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Oregon's Increasing Minimum Wage Brings Raises to Former Welfare Recipients and Other Low-Wage Workers Without Job Losses

Report
June 2, 1999By Jeff Thompson

Executive Summary

Oregon's "highest in the nation" minimum wage continues to raise wages for former welfare recipients and other low-wage workers without harming their employment opportunities. Data through the first quarter of 1999 shows that the fully phased-in increase has reversed years of declining wages for welfare recipients and other low-wage workers.

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Oregon's Increasing Minimum Wage Brings Raises to Former Welfare Recipients and Other Low-Wage Workers Without Job Losses (PDF)


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An updated report on the effects of Oregon's Minimum Wage was published on March 12, 2001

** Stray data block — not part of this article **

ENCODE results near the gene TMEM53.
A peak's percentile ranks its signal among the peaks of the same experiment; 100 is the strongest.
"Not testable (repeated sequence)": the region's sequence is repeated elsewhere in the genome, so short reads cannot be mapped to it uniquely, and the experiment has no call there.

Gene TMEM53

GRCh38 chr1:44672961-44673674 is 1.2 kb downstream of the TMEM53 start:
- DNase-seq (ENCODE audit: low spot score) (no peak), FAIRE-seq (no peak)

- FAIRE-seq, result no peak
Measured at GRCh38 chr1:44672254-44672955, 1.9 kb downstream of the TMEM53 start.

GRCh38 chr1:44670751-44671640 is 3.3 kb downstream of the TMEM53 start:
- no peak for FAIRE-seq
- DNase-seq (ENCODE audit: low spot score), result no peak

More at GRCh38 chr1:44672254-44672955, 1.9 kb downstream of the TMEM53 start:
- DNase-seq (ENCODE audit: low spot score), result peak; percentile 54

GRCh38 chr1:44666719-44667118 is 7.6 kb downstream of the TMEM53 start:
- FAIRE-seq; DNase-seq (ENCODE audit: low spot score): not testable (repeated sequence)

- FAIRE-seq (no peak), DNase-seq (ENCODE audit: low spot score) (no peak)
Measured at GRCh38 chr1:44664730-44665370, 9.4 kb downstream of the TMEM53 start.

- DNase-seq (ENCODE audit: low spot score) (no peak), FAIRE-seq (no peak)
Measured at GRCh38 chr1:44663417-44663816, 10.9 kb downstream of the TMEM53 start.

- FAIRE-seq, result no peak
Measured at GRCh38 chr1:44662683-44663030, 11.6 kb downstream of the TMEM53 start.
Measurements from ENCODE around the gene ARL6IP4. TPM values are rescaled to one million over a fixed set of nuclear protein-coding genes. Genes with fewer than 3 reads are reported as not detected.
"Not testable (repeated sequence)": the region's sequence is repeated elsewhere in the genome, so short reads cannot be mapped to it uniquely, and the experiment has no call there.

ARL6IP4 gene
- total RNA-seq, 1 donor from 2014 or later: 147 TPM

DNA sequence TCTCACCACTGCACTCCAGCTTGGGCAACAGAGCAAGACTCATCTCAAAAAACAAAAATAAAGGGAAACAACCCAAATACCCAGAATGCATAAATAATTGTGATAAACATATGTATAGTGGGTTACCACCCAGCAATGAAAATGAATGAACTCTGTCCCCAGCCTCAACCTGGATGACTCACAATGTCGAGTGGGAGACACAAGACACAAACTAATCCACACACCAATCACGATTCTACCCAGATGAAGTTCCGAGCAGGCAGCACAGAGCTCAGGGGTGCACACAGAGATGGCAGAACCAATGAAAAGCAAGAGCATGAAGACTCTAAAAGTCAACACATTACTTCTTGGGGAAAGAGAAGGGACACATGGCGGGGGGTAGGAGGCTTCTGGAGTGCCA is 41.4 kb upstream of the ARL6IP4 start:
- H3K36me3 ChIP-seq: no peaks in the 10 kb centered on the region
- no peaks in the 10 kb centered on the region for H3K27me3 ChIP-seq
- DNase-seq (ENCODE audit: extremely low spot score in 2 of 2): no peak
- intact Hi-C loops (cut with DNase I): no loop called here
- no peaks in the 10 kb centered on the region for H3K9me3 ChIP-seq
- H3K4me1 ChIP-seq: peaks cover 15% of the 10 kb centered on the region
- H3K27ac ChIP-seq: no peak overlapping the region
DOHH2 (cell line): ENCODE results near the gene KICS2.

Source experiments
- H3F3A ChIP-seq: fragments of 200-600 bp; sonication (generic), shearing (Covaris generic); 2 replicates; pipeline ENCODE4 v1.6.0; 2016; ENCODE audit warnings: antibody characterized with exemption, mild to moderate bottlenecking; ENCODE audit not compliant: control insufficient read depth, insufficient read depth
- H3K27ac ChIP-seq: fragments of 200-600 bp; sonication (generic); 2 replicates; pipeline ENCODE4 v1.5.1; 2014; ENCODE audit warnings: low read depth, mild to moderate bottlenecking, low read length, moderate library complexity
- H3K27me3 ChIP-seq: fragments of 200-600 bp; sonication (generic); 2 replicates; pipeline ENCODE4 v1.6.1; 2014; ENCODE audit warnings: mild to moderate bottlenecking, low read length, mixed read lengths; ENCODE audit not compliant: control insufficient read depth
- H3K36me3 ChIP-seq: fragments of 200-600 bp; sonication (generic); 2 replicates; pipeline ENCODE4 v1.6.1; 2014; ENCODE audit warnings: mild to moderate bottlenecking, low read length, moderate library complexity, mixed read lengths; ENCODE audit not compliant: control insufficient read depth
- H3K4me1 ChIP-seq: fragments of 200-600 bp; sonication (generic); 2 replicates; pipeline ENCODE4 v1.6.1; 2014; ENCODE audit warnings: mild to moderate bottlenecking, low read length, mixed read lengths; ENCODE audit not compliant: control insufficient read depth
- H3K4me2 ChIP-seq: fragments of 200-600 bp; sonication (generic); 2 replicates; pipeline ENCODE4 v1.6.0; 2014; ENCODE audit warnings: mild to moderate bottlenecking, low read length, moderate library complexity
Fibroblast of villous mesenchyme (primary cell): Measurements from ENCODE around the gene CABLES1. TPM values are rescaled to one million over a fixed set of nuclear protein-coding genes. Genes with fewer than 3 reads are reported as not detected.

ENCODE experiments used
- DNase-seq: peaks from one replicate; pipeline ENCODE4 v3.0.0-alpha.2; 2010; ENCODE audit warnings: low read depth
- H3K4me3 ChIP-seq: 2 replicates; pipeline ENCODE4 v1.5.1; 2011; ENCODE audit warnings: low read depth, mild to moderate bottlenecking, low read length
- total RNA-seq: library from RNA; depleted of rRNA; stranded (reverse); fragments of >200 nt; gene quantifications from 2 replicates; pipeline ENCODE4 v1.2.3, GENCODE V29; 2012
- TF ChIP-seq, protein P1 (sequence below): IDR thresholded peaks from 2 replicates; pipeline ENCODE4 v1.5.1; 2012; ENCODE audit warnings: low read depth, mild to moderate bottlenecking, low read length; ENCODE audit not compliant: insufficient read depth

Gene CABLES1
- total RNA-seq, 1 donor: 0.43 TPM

The 1996 voter initiative increased the minimum wage from $4.75 per hour to $5.50 per hour on January 1, 1997, and to $6.00 on January 1, 1998. The final phase of the voter enacted minimum wage increase was implemented on January 1, 1999, raising the minimum to $6.50 per hour.

The study documents that:

The weight of the evidence shows that a rising minimum wage has been good for working families and good for Oregon. These increases demonstrate the value of the minimum wage in providing an effective floor to prop up low wages. Oregon's experience with the minimum wage provides a valuable lesson for policy makers in Oregon and throughout the nation.

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